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Good for my mother: FHA Chief Brian Montgomery on reverse mortgages (Part I)

Feb 26, 2008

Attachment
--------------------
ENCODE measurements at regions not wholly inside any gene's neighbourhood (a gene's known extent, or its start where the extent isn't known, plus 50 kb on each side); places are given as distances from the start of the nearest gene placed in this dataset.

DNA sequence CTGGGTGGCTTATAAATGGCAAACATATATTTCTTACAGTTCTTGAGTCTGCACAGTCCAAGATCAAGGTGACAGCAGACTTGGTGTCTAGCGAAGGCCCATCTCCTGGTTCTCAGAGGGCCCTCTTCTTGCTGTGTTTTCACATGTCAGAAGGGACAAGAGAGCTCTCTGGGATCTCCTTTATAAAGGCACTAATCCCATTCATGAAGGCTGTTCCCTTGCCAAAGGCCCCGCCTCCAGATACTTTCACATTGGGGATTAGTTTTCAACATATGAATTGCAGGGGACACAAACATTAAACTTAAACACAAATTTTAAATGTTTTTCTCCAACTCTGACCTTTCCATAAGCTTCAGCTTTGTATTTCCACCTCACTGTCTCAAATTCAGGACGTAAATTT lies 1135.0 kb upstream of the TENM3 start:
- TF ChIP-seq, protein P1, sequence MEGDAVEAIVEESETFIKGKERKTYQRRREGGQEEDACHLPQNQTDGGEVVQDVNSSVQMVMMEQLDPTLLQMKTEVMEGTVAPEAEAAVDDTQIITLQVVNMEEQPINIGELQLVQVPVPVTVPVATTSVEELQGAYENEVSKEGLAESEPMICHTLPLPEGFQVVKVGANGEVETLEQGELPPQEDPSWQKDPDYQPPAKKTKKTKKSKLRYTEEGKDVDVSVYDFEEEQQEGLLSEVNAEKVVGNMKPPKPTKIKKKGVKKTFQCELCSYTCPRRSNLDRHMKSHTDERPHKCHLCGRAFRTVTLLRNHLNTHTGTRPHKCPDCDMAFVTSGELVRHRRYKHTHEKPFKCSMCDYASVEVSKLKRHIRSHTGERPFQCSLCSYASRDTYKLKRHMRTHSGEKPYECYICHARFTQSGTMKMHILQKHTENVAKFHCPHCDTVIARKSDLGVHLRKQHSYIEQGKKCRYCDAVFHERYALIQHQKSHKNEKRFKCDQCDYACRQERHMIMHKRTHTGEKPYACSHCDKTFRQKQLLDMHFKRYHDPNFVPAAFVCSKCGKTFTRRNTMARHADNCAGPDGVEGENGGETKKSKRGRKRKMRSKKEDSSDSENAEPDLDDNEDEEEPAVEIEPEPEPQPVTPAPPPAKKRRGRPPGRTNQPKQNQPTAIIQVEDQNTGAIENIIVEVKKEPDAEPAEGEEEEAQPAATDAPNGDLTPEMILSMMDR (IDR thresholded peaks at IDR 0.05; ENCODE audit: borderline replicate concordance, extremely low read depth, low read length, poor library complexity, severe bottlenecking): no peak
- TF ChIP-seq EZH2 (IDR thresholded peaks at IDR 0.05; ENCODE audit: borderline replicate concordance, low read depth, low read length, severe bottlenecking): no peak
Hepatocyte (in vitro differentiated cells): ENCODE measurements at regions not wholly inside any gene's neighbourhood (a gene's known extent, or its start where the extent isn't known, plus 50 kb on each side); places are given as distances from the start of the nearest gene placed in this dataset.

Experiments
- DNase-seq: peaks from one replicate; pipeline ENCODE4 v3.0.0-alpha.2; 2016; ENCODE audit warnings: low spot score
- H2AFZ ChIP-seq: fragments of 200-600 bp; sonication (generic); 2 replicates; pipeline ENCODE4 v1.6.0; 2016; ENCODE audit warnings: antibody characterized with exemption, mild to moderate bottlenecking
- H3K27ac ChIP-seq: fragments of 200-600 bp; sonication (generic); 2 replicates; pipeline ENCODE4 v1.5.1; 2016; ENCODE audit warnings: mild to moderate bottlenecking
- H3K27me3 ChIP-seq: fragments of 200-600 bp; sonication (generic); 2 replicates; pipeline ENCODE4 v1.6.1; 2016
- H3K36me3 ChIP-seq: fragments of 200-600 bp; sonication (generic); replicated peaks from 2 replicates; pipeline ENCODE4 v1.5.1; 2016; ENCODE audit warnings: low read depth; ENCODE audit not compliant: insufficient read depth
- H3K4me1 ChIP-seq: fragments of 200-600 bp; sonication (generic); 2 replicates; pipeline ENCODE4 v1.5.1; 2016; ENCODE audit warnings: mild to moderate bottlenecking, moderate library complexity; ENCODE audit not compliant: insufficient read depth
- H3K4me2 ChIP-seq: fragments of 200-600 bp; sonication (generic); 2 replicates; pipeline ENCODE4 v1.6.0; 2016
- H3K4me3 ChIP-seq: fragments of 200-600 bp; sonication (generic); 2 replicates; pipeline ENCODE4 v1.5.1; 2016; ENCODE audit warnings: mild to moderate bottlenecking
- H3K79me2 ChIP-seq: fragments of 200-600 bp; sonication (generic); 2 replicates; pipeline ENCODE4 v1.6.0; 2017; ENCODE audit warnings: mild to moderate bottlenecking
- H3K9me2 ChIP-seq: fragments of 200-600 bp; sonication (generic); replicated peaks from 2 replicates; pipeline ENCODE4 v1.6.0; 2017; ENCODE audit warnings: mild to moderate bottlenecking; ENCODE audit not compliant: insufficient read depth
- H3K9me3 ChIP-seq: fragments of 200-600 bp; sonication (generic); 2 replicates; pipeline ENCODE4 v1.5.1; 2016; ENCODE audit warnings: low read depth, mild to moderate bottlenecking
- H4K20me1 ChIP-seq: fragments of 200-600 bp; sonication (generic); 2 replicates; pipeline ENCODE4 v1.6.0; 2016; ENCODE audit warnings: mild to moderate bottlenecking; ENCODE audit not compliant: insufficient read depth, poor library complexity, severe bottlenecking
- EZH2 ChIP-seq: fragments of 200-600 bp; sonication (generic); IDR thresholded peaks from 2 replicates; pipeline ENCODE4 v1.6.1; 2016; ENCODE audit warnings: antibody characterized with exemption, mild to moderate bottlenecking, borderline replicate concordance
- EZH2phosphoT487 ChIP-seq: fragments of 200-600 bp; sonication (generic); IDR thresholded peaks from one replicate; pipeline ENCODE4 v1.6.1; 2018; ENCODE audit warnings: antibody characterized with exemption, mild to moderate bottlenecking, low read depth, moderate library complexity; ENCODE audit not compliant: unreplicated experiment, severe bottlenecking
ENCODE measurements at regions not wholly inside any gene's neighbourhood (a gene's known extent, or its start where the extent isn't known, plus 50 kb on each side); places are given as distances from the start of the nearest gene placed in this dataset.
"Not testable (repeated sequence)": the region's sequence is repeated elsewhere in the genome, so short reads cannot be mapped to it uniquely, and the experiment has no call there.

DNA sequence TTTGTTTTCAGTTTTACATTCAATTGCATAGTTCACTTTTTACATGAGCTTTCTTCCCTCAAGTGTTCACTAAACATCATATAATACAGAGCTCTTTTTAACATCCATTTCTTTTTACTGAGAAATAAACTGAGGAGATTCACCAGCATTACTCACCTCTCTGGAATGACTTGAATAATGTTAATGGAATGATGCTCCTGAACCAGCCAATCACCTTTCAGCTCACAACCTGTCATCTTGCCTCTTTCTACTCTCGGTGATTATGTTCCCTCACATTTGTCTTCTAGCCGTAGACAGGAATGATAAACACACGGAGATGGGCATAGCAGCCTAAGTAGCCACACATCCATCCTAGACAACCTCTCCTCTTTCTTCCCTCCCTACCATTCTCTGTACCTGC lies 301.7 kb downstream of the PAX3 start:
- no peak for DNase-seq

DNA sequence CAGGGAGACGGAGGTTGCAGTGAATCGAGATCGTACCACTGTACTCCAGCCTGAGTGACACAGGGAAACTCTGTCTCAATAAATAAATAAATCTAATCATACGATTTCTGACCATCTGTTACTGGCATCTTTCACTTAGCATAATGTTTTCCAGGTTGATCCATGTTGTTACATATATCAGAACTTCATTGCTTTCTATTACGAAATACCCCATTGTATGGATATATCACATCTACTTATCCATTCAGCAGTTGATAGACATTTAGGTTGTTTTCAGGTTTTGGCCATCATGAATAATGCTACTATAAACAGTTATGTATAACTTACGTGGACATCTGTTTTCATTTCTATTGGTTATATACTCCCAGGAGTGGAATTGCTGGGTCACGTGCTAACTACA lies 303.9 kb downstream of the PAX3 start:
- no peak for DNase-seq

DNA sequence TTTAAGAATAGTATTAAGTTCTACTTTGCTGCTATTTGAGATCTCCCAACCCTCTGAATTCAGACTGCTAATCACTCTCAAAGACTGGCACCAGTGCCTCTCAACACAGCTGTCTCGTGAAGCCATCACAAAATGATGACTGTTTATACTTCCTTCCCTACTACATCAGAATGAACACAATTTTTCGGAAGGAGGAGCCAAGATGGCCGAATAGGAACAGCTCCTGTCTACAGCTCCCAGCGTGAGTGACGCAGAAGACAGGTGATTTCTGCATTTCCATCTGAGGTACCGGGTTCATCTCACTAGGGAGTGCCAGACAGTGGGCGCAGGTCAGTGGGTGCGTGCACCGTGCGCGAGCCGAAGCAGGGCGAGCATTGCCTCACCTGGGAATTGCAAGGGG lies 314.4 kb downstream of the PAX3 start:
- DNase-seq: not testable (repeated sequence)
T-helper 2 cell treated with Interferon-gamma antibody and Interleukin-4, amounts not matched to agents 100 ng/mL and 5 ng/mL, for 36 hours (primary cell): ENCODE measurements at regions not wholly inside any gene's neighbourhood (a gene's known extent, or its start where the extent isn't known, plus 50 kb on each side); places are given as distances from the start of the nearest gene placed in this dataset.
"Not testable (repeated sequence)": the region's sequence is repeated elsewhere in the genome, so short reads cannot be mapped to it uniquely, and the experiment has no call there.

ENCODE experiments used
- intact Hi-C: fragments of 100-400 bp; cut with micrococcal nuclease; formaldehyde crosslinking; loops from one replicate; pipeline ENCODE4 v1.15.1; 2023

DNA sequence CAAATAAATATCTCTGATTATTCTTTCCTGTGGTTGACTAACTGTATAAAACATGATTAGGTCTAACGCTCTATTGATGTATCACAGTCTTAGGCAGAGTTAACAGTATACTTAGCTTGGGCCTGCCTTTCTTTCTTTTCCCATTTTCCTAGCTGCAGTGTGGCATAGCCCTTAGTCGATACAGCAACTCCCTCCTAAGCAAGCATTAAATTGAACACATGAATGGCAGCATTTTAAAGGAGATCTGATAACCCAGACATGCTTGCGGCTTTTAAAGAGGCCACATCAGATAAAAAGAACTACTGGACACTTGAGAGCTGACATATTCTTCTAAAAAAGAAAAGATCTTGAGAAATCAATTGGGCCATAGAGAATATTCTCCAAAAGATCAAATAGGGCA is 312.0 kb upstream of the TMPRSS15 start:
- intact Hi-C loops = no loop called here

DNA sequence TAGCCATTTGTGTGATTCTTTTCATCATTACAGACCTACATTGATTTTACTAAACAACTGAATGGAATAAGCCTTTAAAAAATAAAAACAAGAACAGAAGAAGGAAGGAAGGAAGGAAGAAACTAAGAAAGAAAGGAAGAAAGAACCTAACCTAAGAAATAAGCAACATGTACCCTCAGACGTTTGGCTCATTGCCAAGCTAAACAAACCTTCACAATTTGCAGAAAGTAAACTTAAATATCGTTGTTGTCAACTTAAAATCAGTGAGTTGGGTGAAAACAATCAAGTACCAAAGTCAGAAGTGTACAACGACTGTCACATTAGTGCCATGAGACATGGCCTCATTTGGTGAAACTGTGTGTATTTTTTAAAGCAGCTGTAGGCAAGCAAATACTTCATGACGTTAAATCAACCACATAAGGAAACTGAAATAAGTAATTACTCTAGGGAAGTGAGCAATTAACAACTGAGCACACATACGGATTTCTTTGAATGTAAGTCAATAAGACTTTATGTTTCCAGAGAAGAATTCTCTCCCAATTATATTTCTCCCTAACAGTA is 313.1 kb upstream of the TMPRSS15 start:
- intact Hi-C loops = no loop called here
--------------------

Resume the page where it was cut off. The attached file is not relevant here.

Marrying the docs with the processJason King and Pete LeFebvreenterprise content management (ECM) system, loan origination system Image-enabling your LOS Over the past few months, mortgage industry publications have been filled with stories on different aspects of the downturn in the housing market. This downturn has affected everyone from homebuilders and appraisers to mortgage originators and technology vendors. Opinions differ as to how long this will last before the market recovers, but in the meantime, mortgage companies must do everything in their power to increase efficiencies and keep losses to a minimum. A key component to streamlining processes, reducing expenses and increasing loan profitability in any mortgage origination outfit is an effective document management strategy. However, there are numerous hurdles to overcome when implementing a document management strategy. According to TowerGroup Research Director Craig Focardi, one of the biggest obstacles is the inability to securely share electronic files. Most traditional methods such as fax and e-mail are vulnerable to attack—leaving the information being transmitted unprotected and available to anyone with the gumption to go after it. Then, there's the people factor. The time-consuming, labor-intensive loan origination process is prone to mistakes, especially when the process is managed entirely by people and paper. Documents get lost, damaged or overlooked, and critical steps are bypassed, forgotten or ignored. In addition to being frustrating and costly, these mistakes can also create significant headaches for lenders in the areas of compliance and loan marketability. Missing and/or incomplete documentation could lead to serious legal repercussions from regulators and to decreased sales to the secondary market. A bad report from either of these constituencies ultimately means massive losses for a lender. Another roadblock that could affect profits is slow loan delivery to investors. The traditional, paper-based process for electronic loan closing and document delivery involves numerous time-consuming steps that can delay the delivery of documents to the closing agent by as much as 24 hours, which further delays the sale of the loan to the secondary market and, ultimately, causes a delay in needed profits. Given all of these complications, it's important for lenders to manage the flow of documents from the point of origination to closing. One of the ways to do this is by integrating an enterprise content management (ECM) system with your loan origination system (LOS). According to the Association for Information and Image Management, a non-profit organization dedicated to the understanding and advancement of ECM, ECM is "the technologies used to capture, manage, store, preserve and deliver content and documents related to organizational processes. ECM tools and strategies allow the management of an organization's unstructured information, wherever that information exists." However, it is not enough to simply manage your content. An ECM/LOS integration assists originators in eliminating as much paper-based loan processing as possible, which results in significant cost savings in terms of paper usage, printing, labor, shipping and storage. It also allows originators to streamline internal processes by marrying the loan documents to the origination system and then automatically managing the process by routing the needed documents and the associated steps to the appropriate employee. An ECM system should also serve as an integral part of an organization's strategy for maximizing how the content is used. ECM systems are useful to mortgage professionals because they allow business processes to be automated while replacing physical documents with electronic files. When you look at the internal workflow within an LOS, there are a number of ways in which an ECM can be integrated and improve the process. The right LOS will not only be customized to fit your business model, but it will also have quality control features that begin at the point of sale and continue through post-closing. An ECM system assists in the loan process from the beginning by allowing an originator to scan the borrower's loan documents or import electronic documents directly into the ECM system so that the LOS automatically associates those documents with the correct loan file. The documents are stored electronically within the ECM system's repository, automatically indexed for easy search and retrieval and can be accessed through the LOS interface without having to switch between programs. Not only does the electronic storage allow originators to become more organized, but it also solves the problem of losing or damaging a paper loan file. Next, documents are automatically routed for review and approval based on the internal business rules. This enables an underwriter to pull a borrower's entire loan folder within the LOS interface, rather than going between a computer screen and paper folder to verify and enter information. Documents can also be pulled according to the date, loan number or last name, which further streamlines the process and cuts down on the time that it takes an underwriter to process the loan. Once a loan has closed, the ECM integration allows the loan officer to continue to streamline the process by electronically accessing an audit view of the loan package. The data in the closing documents that has been captured in the ECM system can then be compared with the existing record in the origination file. The borrower will also experience the benefit of being able to complete his review of the loan documents in as little as 10 minutes—versus 45 minutes to an hour. The key to a successful integration is to identify points early in the process where documents can be viewed. Originators often wait until after the closing to scan and view documents, which means they don't take advantage of the benefits an ECM system brings to the actual loan process. As a result, originators should seek out a system that allows them to view the right files at the right time. There may be standard settings, but it's important to find an ECM system that allows the user to modify or extend the system's capabilities. Ease of operation is another key factor. It's important to modify your LOS so that it allows the user to easily access the ECM system when processing a loan. One way to do this is to put the viewing in context with the information the originator is accessing so that documents can appear on the same screen. For example, create a function, such as a keystroke, that can be used to open the document viewer. Then, once the user has opened the first list of documents, they can be cross-referenced and linked to other relevant files. Viewing all of the required information on one screen cuts down on time and reduces human error. ECM and LOS integration also provides benefits in the advancement towards e-mortgage. For e-mortgage adoption to occur, there has to be greater connectivity and cooperation among all parties involved in the process. Currently, there is very little organization regarding the flow of documents and information between parties such as the lender, the document preparation company, the closing agent, the mortgage investor, and so on. As e-mortgages become more of a reality, an ECM/LOS integration will make adoption easier because the infrastructure and processes needed to connect all of those invested parties will already be in place. In addition, integration provides two-way, secure, cost-efficient document delivery—a current concern in the e-mortgage arena. By creating digital loan documents, lenders can easily compile the document and index information into an electronic file that can be delivered to the investor immediately after the close of the loan. Not only does this save the lender the cost of printing and shipping huge loan files, but it also saves the hassle and expense of creating multiple copies of loan documents. Electronic loan file delivery also speeds the loan purchasing and funding process. Increasingly, mortgage companies are integrating their LOS with an imaging solution. The companies that are still relying on manual processing should search for companies that have established an alliance to receive the expanded and enhanced capabilities through a joint partnership. Companies that make this step will be able to better manage their pipelines, provide better service to customers and improve process efficiency. Jason King is director of financial services for Hyland Software, the developer of OnBase, an integrated enterprise content management software suite. He may be reached at [email protected]. Pete LeFebvre has been the executive vice president of Tennessee operations for Gallagher Financial Systems since 2004. He may be reached at [email protected].